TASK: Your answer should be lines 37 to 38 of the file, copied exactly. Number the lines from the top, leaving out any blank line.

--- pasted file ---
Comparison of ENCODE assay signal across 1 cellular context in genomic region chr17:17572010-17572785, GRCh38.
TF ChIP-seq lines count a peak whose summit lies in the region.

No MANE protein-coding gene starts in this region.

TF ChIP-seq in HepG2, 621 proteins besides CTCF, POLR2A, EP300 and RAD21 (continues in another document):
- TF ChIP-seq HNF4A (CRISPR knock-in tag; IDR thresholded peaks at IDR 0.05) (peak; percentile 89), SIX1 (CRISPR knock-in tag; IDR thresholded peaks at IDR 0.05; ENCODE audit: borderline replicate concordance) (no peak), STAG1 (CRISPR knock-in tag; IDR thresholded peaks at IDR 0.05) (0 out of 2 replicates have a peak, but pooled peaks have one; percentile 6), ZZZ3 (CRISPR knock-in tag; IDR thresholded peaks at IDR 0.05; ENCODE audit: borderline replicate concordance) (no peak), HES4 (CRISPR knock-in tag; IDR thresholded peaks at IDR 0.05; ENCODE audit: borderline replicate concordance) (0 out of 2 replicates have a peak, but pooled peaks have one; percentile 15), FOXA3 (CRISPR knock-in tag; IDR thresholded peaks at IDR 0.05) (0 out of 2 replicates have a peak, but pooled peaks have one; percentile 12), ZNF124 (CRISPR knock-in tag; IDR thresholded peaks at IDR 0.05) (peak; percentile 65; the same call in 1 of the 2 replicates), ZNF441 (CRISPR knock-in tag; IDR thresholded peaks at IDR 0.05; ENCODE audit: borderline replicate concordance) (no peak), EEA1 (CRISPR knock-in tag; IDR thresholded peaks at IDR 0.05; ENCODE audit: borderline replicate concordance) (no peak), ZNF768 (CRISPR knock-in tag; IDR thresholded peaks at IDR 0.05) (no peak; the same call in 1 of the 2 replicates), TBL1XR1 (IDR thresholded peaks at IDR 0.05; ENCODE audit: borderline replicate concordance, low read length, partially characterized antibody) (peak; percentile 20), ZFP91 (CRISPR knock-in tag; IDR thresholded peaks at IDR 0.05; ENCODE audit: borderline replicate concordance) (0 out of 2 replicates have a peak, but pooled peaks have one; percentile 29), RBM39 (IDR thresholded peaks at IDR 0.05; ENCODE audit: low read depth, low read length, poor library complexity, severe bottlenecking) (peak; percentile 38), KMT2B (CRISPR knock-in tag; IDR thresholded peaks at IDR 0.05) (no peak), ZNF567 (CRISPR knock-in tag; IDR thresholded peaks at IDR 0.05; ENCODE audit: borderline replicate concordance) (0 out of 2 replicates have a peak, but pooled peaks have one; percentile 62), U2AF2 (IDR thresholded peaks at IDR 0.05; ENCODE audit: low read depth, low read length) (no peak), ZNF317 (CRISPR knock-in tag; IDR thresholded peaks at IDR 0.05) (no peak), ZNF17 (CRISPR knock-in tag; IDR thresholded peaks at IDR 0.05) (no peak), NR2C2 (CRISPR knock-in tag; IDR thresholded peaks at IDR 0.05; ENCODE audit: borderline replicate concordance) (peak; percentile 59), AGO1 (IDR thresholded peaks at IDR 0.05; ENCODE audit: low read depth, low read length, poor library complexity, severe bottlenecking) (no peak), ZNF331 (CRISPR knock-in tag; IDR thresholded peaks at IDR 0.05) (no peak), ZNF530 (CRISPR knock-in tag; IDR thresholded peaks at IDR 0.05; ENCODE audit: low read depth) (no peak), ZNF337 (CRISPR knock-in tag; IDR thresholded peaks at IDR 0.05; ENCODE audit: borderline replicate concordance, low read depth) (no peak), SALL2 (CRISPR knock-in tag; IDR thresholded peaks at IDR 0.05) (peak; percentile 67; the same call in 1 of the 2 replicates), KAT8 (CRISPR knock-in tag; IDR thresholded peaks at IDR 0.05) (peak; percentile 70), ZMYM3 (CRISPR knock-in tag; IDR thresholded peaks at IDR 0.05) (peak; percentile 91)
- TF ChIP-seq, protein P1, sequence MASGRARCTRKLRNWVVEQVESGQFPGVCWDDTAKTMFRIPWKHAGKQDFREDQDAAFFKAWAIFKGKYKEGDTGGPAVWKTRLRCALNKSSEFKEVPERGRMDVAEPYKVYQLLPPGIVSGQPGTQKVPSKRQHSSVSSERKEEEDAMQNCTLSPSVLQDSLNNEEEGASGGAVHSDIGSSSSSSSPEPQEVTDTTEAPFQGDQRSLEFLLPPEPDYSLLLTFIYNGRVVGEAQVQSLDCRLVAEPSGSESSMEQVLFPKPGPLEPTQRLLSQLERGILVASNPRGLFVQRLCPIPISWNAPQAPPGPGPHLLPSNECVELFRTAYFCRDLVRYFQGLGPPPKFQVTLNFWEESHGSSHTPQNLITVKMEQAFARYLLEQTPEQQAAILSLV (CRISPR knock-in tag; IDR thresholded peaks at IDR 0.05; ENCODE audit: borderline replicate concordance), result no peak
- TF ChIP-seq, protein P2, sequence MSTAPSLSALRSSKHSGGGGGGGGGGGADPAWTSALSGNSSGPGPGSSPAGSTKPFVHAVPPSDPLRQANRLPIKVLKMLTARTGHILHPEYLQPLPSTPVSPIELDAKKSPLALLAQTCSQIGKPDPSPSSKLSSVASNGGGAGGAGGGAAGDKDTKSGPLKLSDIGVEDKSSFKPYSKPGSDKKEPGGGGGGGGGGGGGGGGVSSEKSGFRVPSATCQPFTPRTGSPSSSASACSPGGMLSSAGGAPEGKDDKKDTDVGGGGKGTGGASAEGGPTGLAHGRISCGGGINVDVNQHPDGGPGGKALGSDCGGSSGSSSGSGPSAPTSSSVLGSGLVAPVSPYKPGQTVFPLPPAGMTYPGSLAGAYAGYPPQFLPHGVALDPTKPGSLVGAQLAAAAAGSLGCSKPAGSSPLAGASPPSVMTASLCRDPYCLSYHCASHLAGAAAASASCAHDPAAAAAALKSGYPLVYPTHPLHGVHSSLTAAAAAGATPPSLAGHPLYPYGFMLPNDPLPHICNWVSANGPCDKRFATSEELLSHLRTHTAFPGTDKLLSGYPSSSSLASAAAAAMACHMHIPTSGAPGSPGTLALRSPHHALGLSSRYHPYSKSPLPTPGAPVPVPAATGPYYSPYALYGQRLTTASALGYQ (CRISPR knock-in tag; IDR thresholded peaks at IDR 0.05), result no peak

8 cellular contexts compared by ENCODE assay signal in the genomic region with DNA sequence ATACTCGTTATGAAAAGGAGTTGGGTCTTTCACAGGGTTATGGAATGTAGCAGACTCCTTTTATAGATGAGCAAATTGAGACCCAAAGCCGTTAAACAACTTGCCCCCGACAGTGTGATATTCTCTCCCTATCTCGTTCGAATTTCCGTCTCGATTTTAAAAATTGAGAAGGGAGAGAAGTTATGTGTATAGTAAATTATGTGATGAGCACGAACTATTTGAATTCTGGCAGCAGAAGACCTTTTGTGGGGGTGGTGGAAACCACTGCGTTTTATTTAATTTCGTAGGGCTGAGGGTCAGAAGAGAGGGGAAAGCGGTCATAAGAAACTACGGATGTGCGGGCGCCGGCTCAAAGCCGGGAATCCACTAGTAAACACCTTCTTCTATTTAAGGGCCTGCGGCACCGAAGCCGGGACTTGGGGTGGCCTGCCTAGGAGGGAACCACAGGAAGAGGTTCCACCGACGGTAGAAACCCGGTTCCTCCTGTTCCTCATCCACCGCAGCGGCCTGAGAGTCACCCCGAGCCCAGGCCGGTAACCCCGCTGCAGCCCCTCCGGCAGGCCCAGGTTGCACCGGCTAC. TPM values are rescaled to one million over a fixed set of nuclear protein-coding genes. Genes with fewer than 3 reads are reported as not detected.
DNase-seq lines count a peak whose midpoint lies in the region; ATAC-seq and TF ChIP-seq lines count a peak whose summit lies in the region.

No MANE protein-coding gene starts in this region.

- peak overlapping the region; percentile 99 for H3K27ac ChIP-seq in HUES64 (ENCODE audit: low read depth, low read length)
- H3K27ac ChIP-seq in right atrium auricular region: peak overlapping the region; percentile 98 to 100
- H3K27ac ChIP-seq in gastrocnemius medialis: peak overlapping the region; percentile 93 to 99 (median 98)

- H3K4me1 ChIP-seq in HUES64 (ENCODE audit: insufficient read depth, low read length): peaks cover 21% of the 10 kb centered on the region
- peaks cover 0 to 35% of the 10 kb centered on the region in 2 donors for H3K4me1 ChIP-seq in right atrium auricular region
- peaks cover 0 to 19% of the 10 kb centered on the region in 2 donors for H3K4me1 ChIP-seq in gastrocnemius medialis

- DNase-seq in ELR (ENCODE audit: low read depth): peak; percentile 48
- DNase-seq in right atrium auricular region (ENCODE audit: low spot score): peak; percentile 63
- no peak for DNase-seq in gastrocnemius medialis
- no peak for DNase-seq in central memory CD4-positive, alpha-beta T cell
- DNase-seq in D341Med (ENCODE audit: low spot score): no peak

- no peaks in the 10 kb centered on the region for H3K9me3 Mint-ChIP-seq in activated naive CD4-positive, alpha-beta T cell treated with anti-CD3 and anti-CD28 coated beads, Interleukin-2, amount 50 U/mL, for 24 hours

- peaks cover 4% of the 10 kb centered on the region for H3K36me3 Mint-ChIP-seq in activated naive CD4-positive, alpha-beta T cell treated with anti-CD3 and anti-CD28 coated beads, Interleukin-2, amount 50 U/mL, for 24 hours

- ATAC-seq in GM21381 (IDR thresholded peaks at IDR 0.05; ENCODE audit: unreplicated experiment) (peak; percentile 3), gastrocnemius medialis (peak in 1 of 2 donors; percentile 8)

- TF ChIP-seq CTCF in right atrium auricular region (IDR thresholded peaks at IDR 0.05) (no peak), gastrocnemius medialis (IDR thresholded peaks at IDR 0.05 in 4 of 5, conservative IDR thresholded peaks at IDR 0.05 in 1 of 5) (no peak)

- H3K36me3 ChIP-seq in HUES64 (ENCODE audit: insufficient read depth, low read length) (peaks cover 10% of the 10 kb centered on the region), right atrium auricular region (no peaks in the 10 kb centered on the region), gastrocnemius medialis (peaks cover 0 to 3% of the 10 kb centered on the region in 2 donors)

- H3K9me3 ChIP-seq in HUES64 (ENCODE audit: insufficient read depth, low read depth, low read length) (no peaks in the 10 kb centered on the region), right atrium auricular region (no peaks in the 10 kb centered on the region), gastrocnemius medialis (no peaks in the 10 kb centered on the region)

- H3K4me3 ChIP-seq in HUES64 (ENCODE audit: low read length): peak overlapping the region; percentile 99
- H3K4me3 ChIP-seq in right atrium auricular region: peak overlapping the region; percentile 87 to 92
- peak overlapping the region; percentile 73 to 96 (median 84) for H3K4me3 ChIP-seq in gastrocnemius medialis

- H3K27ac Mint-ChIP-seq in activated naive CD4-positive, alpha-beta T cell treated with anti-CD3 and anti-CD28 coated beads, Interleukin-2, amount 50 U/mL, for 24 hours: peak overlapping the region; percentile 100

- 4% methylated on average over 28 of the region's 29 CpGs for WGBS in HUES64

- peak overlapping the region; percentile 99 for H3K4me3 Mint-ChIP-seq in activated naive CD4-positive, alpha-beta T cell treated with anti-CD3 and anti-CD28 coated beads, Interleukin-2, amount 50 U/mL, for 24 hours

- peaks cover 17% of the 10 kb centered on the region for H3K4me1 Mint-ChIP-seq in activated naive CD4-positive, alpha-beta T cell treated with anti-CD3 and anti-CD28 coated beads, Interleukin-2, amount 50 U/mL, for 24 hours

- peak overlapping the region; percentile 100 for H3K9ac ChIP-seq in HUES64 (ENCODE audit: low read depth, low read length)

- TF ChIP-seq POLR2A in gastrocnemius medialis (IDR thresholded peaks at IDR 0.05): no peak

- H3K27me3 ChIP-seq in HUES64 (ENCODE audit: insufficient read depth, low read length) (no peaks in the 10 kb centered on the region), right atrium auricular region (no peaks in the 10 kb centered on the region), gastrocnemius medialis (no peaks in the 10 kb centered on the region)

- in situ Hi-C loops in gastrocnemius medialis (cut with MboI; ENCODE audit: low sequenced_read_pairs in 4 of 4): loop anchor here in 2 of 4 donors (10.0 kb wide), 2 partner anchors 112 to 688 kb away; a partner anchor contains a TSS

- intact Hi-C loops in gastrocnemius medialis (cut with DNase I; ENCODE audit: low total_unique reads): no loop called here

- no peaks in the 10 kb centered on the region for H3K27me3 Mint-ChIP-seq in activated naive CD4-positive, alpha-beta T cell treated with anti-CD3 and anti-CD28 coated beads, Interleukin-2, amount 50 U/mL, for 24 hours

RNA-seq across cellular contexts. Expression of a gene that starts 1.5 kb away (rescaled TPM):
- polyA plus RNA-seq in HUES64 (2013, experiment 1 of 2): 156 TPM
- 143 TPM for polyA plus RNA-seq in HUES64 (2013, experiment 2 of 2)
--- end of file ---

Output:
- H3K27me3 ChIP-seq in HUES64 (ENCODE audit: insufficient read depth, low read length) (no peaks in the 10 kb centered on the region), right atrium auricular region (no peaks in the 10 kb centered on the region), gastrocnemius medialis (no peaks in the 10 kb centered on the region)

- in situ Hi-C loops in gastrocnemius medialis (cut with MboI; ENCODE audit: low sequenced_read_pairs in 4 of 4): loop anchor here in 2 of 4 donors (10.0 kb wide), 2 partner anchors 112 to 688 kb away; a partner anchor contains a TSS